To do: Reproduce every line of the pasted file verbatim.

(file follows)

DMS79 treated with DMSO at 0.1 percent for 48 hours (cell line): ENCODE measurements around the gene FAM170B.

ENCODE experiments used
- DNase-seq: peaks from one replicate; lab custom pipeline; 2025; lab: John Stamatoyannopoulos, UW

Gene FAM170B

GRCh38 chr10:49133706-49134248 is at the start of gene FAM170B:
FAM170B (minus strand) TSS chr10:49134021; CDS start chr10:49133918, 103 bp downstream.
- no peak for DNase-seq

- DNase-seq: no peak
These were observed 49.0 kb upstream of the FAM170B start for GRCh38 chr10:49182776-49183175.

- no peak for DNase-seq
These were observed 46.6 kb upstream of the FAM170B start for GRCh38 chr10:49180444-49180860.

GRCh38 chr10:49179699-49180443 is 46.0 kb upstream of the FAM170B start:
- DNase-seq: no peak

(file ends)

DMS79 treated with DMSO at 0.1 percent for 48 hours (cell line): ENCODE measurements around the gene FAM170B.

ENCODE experiments used
- DNase-seq: peaks from one replicate; lab custom pipeline; 2025; lab: John Stamatoyannopoulos, UW

Gene FAM170B

GRCh38 chr10:49133706-49134248 is at the start of gene FAM170B:
FAM170B (minus strand) TSS chr10:49134021; CDS start chr10:49133918, 103 bp downstream.
- no peak for DNase-seq

- DNase-seq: no peak
These were observed 49.0 kb upstream of the FAM170B start for GRCh38 chr10:49182776-49183175.

- no peak for DNase-seq
These were observed 46.6 kb upstream of the FAM170B start for GRCh38 chr10:49180444-49180860.

GRCh38 chr10:49179699-49180443 is 46.0 kb upstream of the FAM170B start:
- DNase-seq: no peak